the day after surgery...
there is much philosophical wisdom to be gained from two year olds. the grin on his face says it all.
parker continues to amaze and consequently, dismay following his knee surgery. the doctor's orders were to keep his foot elevated for three days post-surgery (i.e. through today). insinuating that we were to keep him immobile as much as possible. without sedatives? riiight. every time i turn my back, he is barreling off across the floor or already out of sight completely, having escaped with his partner in crime who is more than happy to aid and abet. i have caught him trying to crawl up the stairs, scoot down the stairs, crawling off the sofa and back onto the sofa. other than lack of speed, he seems to be totally unhindered by the cast.
but it isn't his physical adaptation to the cast that is fascinating, but the obviously immediate emotional/mental aspect of it. he has not whined or complained about it once. in fact, he hasn't even mentioned it. it's as if he woke up from surgery and immediately accepted the cast, and consequent inability to walk, as part of himself. no transition period necessary. apparently, toddlerhood doesn't yet afford the extravagance of self-pity that we are accustomed to here in adulthood. no need to inquire about the hows or whys of what simply is. nor any trepidation about the future.
he has ten more days in the cast and i'm curious to see if his renewed ability to walk will be met with the same level of passivity. living in toddlerhood and thus, also having no concept of time, i know that he is oblivious to when or even if the cast will come off. yet he remains impervious, which is evidence (to me) that we are all innately equipped with the ability to not only see the "bright side", but only see the bright side. somewhere in our journey to adulthood, cynicism seeps in and erodes our natural defenses.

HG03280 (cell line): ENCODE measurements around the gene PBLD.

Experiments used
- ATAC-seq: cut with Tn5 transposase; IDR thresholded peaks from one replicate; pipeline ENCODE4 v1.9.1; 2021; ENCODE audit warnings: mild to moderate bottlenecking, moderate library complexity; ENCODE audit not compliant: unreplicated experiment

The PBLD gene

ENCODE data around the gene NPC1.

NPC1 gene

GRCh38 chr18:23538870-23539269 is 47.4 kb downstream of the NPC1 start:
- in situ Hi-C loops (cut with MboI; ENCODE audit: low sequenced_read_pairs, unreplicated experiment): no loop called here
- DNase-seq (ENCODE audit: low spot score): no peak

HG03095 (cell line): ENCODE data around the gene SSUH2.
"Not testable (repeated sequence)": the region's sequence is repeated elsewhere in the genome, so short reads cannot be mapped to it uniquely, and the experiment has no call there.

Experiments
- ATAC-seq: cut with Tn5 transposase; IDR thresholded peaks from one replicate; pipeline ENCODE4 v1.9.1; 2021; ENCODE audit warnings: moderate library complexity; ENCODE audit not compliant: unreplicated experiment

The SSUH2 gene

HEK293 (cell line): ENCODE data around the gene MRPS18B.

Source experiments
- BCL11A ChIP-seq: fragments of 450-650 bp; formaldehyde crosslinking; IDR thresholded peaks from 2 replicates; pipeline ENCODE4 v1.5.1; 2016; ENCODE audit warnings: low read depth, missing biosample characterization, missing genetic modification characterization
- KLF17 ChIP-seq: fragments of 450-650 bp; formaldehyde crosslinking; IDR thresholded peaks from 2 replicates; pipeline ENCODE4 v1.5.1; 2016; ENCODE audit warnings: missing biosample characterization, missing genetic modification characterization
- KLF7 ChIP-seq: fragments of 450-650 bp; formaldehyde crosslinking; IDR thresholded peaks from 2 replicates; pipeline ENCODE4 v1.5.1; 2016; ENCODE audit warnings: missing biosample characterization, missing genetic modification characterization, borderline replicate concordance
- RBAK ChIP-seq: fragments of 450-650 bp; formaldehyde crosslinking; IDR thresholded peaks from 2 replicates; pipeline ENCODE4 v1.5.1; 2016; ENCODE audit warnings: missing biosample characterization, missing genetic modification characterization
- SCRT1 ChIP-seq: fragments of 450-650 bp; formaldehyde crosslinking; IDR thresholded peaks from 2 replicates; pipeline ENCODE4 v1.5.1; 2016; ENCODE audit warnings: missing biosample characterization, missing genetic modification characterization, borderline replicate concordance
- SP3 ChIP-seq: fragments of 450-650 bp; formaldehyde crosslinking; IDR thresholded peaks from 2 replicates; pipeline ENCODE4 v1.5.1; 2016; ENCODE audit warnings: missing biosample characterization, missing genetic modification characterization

leaving the hospital, it felt as though the entire two day hospitalization had been a mini-adventure/vacation of sorts. a special overnight getaway that, because of his happiness, really was fun. even for me. as we left the room, the fact that he was unable to walk out, this seemed an insignificant side note and one that was completely eclipsed by the super cool wagon ride to the car.
if only we, as adults, could so easily [and happily] adapt to life's inconveniences.